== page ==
Traditional financial risk assessment models will not be adequate. At best, problems will be revealed months after the fact. Companies need rapid identification of areas of unexpected activity today. This is where accountants and finance departments using sophisticated machine learning and artificial intelligence techniques can deliver real business value by rapidly assessing financial data and surfacing unexpected activity. Armed with this information, finance teams will know where to focus activities, the questions to ask and the remedial action to take. This information will drive departments and remedial action to ensure business success and growth as the nation gets back to its feet.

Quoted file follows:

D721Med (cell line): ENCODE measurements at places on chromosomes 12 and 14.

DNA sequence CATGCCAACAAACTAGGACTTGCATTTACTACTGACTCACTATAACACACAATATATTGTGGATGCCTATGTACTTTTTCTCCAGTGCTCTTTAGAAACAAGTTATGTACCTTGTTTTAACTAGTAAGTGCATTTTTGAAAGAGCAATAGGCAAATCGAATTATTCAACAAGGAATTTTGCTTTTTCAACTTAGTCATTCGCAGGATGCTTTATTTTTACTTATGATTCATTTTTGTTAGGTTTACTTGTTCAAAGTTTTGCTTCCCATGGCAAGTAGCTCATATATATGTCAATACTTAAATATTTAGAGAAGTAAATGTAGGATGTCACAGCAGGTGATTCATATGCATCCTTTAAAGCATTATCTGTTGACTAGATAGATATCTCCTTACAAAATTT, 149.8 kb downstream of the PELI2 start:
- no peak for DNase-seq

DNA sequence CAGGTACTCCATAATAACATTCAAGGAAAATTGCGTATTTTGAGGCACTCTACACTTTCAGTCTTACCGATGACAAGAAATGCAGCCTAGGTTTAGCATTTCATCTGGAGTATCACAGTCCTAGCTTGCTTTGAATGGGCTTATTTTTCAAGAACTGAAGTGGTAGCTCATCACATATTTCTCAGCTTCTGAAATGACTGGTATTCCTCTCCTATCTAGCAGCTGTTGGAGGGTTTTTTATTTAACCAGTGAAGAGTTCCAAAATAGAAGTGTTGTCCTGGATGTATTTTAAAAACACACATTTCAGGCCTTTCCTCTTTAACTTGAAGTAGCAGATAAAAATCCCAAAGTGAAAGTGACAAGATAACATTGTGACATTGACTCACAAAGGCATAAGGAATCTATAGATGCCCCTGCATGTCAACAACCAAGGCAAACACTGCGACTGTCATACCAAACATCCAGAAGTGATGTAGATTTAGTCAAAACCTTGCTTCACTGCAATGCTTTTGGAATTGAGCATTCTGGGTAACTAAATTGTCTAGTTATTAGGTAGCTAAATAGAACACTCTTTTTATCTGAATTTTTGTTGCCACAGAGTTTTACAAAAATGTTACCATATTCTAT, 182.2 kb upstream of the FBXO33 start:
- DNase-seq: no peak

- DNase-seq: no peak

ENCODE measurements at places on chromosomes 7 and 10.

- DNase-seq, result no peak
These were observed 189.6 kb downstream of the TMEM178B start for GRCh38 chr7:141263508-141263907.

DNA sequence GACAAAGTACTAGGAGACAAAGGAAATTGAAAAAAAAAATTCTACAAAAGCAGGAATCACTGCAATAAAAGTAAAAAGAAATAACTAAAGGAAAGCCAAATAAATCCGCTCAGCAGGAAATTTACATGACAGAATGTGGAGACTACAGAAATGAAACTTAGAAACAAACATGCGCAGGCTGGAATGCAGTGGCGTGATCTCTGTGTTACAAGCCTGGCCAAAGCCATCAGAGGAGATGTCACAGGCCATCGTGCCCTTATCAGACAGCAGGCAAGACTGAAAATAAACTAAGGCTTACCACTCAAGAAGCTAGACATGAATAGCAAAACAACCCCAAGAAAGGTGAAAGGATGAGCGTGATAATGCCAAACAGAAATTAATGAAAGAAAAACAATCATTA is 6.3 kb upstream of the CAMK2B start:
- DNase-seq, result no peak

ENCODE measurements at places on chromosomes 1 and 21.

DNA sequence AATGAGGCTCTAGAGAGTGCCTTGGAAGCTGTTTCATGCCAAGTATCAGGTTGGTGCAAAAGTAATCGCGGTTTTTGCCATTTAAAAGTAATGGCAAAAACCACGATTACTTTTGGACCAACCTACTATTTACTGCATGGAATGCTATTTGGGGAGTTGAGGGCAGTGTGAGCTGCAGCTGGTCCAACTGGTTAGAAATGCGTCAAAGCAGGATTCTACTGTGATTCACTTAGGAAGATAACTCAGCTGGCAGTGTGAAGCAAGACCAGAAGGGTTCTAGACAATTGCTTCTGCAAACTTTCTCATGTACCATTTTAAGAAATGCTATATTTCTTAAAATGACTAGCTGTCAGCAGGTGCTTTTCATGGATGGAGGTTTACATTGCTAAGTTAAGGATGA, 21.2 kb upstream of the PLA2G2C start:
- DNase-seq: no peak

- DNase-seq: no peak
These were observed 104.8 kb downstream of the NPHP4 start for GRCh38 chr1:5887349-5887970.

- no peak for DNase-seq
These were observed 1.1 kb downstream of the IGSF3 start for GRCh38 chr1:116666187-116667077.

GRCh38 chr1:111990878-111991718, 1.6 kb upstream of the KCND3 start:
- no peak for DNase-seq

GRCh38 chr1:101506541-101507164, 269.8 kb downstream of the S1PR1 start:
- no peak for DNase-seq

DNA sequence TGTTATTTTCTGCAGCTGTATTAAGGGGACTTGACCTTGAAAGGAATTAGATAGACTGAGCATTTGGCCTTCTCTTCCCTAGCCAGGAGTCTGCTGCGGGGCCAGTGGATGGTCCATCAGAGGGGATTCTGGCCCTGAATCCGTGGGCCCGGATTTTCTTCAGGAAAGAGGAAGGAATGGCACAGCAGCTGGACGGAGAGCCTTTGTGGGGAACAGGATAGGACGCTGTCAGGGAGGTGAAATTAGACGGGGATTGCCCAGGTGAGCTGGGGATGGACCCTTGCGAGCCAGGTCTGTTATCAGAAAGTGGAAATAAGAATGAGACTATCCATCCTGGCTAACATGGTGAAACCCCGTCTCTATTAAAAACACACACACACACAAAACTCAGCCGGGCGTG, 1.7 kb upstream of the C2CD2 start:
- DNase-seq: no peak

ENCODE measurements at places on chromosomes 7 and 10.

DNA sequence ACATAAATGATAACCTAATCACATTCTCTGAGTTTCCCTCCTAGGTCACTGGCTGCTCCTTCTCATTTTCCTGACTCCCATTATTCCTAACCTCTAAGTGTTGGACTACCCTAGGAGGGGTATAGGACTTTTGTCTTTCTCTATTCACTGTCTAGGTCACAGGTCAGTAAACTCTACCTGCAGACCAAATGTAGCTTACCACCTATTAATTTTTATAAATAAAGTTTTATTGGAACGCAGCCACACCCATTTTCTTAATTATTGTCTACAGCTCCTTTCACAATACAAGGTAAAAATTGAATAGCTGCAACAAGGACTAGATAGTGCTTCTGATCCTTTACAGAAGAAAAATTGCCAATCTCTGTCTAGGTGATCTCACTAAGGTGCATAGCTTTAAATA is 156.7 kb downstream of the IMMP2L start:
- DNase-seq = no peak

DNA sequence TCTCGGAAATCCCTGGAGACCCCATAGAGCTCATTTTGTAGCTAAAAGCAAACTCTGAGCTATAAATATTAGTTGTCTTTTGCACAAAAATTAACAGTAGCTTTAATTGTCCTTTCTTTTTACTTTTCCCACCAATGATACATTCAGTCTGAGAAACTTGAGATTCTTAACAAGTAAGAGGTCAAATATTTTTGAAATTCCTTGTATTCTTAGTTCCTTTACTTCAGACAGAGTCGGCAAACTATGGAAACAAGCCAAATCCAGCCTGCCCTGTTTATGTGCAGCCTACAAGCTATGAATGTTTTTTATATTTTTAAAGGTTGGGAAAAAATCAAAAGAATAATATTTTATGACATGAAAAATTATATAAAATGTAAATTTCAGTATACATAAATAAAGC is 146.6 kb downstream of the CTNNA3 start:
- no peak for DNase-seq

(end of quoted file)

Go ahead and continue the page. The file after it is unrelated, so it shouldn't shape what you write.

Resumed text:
In short, accountants and finance professionals can provide the answers businesses need today, whilst helping managers to plan for the future effectively, despite the changes in policies and protocols as the pandemic continues to throw curveballs. An audit can quickly identify problems including but not limited to, cash flow, fraud, misuse of grants, loan repayment issues – all whilst offering the guidance and steps to safeguard the business to promote resilience and protect the solvency and reputation.